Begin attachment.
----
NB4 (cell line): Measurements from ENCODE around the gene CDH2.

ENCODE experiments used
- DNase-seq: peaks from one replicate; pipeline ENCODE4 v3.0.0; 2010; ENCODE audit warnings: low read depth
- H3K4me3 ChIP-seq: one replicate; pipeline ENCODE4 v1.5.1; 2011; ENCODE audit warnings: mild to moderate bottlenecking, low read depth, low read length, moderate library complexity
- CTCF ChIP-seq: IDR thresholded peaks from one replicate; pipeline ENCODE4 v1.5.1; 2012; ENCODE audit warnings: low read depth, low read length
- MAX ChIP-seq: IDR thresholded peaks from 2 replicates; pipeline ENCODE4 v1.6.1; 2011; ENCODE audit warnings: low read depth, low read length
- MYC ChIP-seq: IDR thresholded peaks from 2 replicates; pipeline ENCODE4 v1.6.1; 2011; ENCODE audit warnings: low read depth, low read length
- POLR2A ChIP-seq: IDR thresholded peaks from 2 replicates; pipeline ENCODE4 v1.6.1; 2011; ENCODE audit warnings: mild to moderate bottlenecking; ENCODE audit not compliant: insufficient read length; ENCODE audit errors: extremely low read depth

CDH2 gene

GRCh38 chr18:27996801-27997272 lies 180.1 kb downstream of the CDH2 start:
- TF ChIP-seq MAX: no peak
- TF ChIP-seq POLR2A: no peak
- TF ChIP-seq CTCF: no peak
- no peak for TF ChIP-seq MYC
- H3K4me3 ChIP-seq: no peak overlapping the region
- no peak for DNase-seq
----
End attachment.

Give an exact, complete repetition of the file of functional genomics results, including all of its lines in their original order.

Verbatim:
NB4 (cell line): Measurements from ENCODE around the gene CDH2.

ENCODE experiments used
- DNase-seq: peaks from one replicate; pipeline ENCODE4 v3.0.0; 2010; ENCODE audit warnings: low read depth
- H3K4me3 ChIP-seq: one replicate; pipeline ENCODE4 v1.5.1; 2011; ENCODE audit warnings: mild to moderate bottlenecking, low read depth, low read length, moderate library complexity
- CTCF ChIP-seq: IDR thresholded peaks from one replicate; pipeline ENCODE4 v1.5.1; 2012; ENCODE audit warnings: low read depth, low read length
- MAX ChIP-seq: IDR thresholded peaks from 2 replicates; pipeline ENCODE4 v1.6.1; 2011; ENCODE audit warnings: low read depth, low read length
- MYC ChIP-seq: IDR thresholded peaks from 2 replicates; pipeline ENCODE4 v1.6.1; 2011; ENCODE audit warnings: low read depth, low read length
- POLR2A ChIP-seq: IDR thresholded peaks from 2 replicates; pipeline ENCODE4 v1.6.1; 2011; ENCODE audit warnings: mild to moderate bottlenecking; ENCODE audit not compliant: insufficient read length; ENCODE audit errors: extremely low read depth

CDH2 gene

GRCh38 chr18:27996801-27997272 lies 180.1 kb downstream of the CDH2 start:
- TF ChIP-seq MAX: no peak
- TF ChIP-seq POLR2A: no peak
- TF ChIP-seq CTCF: no peak
- no peak for TF ChIP-seq MYC
- H3K4me3 ChIP-seq: no peak overlapping the region
- no peak for DNase-seq